The second season of The Good Doctor is currently airing on Channel Seven, with its arrival highly anticipated by fans, who grew fond of the series' cast and their unique characters.
But what do the stars of the medical drama series make of their characters? We caught up with them to find out more about their roles, and on-set secrets.
For all the praise Freddie Highmore has received for playing a character with autism, he points out that there's more to Dr Shaun Murphy.
"He's not solely defined by his autism," Freddie, 26, explains. "He's come from this quiet country life. There are many things he's dealing with that aren't necessarily linked to his condition, so it's exploring that too."
Freddie is also keen to stress that Shaun isn't intended to represent everyone with autism.
"It would be an impossible and sort of arrogant thing to do, in the same way that, 'Oh, everyone who's neuro-typical will be represented by this one person.'"
For Freddie, it was important that his character move away from TV and film stereotypes of people with autism. He says they've often been portrayed as "devoid of emotion", which he calls "nonsense".
What attracted Freddie to The Good Doctor was the humour and the "moments of joy" in the script. Viewers get to understand Shaun and see him as a fully formed individual.
"It seems sort of silly having to say it," Freddie says, "but it hasn't necessarily always been done in the past."
Antonia Thomas says she loves playing Dr Claire Browne because she's "a complete ball of contradictions".
"She has a huge heart," Antonia, 32, explains. "But in her personal life, she's pretty shut off and she can't connect, so she has all these contradictions going on."
In the real world, the British actress is living something of a double life. She's starring in two TV shows: Lovesick, "a very British rom-com", and The Good Doctor, "a very American medical drama".
"I get to flex very, very different skills and that's what keeps me excited about this job," she says. "I wouldn't have it any other way."
"I knew from the first script, from the pilot," he remembers. "I sat down with [executive producer] David Shore and asked, 'Is Glassman dying?' And he was like, 'Yeah! How do you know?' I said, 'There was a clue in the first episode.'
"I don't know if he'd gamble his life and career on whether Shaun will be successful as a surgeon unless there was some kind of special reason for that."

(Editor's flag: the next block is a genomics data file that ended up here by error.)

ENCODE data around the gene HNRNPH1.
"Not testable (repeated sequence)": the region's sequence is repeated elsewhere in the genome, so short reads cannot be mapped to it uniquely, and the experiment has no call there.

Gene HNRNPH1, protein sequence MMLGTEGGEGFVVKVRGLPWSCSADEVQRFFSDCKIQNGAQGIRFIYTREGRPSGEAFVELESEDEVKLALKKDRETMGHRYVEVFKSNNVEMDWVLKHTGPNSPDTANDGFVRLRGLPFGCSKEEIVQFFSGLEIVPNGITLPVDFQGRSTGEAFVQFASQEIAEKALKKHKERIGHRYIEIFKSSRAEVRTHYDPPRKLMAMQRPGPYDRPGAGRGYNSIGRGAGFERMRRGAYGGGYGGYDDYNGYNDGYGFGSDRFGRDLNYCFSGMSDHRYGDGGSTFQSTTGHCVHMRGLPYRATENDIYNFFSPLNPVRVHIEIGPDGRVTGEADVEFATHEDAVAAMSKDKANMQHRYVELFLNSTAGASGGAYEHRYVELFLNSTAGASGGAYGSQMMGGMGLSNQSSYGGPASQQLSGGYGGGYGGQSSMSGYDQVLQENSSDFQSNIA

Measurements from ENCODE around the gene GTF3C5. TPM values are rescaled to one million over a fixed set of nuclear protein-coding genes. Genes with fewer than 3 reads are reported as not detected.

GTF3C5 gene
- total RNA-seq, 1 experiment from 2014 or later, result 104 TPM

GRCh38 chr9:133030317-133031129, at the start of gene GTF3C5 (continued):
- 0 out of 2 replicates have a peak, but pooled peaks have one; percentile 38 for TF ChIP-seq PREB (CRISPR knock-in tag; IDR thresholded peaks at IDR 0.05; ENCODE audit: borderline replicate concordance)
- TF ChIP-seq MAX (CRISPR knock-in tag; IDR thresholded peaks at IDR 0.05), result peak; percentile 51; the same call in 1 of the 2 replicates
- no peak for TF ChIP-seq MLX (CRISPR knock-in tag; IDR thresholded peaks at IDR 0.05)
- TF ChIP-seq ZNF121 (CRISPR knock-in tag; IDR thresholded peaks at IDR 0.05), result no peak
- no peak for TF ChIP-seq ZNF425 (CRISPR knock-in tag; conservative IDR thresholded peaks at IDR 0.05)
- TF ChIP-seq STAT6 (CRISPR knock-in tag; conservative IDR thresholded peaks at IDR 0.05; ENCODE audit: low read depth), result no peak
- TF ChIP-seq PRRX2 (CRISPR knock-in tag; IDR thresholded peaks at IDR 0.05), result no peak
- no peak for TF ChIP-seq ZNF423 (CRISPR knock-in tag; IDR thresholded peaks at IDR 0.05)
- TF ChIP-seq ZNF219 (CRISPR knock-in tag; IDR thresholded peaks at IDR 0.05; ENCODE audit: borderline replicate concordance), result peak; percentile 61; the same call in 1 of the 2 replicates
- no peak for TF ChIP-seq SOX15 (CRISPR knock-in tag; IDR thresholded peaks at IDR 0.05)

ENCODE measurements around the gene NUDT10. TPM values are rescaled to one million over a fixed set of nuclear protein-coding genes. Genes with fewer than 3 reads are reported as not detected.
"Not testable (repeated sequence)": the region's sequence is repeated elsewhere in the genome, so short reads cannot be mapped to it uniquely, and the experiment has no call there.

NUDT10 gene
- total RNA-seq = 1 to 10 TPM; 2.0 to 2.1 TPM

The second season of The Good Doctor has been one of turmoil for Glassman.
"Being in a position of potentially saving lives and then facing the fact you can't save your own is not a fun feeling," Richard, 63, explains.
"The predicament, and the potential for him losing his faculties [as Glassman becomes more ill], is a good challenge for an actor. So I'm looking forward to continuing the roller-coaster."
Another thrill for Richard this season has been his real-life wife, Sheila Kelley, getting more scenes as his love interest, Debbie. Richard proudly explains that Sheila is more than an actor.
"She originated the entire worldwide industry of pole dancing as fitness," he says. "People should look her up."
Viewers who cry at The Good Doctor should know that there's at least one cast member who does too.
"I cry at the table reads," Christina Chang, who plays Dr Audrey Lim, admits. "And sometimes while I'm shooting too, which is not appropriate. Halt, dab, dab, start over. This is an emotional show."
Christina, 47, says Dr Lim is driven by the fact she's a female surgeon.
"In reality, only 19 percent of surgeons are women," she says. "She's driven even more to stand up for women and girls."
This season, Christina has been upped to a regular cast member. She's full of praise for her "kind and nice and brilliant" co-star Freddie.
"He wrote the premiere episode for season two, and he's going to direct further down the line," she says. "So he's capable of wearing many different hats at the same time."
The Good Doctor airs Tuesday, 9pm, on Channel Seven.
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